January 31, 2011

Oklahoma Ranks 44th in Child Well-Being

Key Findings: 
Oklahoma ranks among bottom 10 states on four of 10 indicators.
Nationally, Oklahoma ranked 47th in the child death rate; 45th in both the infant mortality rate and the teen birth rate; and 43rd in the percentage of children in poverty.

Recent increase brings infant mortality to 2000 level.
Between 2006 and 2007, the infant mortality rate in Oklahoma rose 6 percent to 8.5 infant deaths per 1,000 live births—returning to the same level as in 2000. There were 469 infant deaths in the state in 2007.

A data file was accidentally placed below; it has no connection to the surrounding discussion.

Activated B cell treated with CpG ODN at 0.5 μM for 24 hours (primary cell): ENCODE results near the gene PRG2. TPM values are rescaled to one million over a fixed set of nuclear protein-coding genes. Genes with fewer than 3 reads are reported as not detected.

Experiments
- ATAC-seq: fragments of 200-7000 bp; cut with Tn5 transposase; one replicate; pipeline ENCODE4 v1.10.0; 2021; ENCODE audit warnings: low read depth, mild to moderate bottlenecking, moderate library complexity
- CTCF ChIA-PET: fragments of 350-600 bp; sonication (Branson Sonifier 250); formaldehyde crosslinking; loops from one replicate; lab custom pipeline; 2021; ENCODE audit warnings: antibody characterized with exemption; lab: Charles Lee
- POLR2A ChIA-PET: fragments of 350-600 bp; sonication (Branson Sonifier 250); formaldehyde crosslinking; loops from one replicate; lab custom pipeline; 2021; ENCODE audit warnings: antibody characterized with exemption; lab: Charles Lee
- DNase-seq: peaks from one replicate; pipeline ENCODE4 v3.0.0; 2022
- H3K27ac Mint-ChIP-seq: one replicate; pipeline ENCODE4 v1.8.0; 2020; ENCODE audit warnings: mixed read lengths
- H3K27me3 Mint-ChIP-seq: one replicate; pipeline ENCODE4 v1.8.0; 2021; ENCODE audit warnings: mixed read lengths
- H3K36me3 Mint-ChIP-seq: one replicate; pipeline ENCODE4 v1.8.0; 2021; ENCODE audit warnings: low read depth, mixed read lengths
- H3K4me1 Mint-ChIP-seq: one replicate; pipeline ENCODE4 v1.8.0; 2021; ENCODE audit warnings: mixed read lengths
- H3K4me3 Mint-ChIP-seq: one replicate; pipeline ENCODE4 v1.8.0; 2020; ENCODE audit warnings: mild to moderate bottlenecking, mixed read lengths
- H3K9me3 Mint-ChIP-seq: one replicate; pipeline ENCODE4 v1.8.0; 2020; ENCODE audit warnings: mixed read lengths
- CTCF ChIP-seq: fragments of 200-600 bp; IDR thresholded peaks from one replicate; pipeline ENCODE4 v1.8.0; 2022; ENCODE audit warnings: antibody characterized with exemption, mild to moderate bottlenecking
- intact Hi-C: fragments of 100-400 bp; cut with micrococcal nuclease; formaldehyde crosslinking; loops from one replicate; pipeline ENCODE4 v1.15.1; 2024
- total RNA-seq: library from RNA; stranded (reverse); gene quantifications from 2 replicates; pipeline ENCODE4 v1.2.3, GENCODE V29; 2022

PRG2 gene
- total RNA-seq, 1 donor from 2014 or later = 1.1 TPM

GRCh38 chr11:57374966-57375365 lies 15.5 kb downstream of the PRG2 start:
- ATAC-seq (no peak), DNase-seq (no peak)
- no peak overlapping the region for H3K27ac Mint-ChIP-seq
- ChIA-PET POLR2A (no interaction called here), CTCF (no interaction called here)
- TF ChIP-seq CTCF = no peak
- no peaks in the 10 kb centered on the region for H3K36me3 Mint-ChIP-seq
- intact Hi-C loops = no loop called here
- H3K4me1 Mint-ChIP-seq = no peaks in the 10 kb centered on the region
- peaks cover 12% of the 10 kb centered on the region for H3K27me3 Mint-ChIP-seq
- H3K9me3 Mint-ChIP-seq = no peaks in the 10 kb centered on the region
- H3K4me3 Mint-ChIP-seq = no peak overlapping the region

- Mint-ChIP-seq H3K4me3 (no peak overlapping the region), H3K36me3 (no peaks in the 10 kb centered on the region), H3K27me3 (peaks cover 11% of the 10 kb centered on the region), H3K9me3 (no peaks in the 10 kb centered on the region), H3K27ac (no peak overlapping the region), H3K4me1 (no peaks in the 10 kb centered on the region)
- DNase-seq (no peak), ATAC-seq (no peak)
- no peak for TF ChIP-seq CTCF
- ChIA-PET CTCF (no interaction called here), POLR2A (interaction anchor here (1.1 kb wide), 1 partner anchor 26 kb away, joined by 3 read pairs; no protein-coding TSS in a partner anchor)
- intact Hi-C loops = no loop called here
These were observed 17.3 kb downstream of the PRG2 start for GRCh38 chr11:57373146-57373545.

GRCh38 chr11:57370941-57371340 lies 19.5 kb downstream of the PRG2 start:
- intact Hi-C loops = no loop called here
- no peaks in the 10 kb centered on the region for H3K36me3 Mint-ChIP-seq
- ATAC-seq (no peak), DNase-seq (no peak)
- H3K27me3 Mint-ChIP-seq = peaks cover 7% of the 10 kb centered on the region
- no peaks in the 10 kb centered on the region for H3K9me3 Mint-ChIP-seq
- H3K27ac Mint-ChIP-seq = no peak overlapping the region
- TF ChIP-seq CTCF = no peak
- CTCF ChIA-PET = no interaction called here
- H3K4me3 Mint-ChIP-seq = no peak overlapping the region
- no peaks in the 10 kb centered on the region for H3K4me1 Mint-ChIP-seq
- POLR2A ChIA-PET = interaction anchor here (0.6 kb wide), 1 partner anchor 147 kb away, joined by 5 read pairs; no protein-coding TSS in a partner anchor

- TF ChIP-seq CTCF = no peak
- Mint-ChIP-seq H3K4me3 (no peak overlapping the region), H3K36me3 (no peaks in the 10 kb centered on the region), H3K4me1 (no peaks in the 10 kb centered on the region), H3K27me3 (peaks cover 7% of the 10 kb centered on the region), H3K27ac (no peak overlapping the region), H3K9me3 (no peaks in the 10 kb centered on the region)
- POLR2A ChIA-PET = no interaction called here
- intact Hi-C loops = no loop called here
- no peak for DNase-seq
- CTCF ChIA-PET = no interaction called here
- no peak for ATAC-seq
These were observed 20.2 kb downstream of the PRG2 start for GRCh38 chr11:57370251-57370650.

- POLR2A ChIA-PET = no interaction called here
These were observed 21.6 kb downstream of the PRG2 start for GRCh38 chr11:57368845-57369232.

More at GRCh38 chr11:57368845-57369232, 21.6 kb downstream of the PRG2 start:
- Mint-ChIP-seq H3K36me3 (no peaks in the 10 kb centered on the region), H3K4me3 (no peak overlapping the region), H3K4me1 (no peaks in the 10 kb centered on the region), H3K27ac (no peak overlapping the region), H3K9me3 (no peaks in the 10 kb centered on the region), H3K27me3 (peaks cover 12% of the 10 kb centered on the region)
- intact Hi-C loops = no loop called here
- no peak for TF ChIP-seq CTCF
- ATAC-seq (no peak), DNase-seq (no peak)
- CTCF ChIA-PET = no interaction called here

Child poverty rises steadily since 2000.
In 2008, 23 percent of Oklahoma’s children lived in poverty—up from 19 percent in 2000 and 22 percent in 2007. The state’s child poverty rate is well above the national rate of 18 percent. (A family of two adults and two children were considered poor if their income in 2008 fell below $21,834.)

Significant drop in share of teens not in school and not high school graduates.
The percentage of Oklahoma teens ages 16-19 who were not enrolled in school and were not high school graduates has fallen significantly, from 14 percent in 2000 to 8 percent in 2008.

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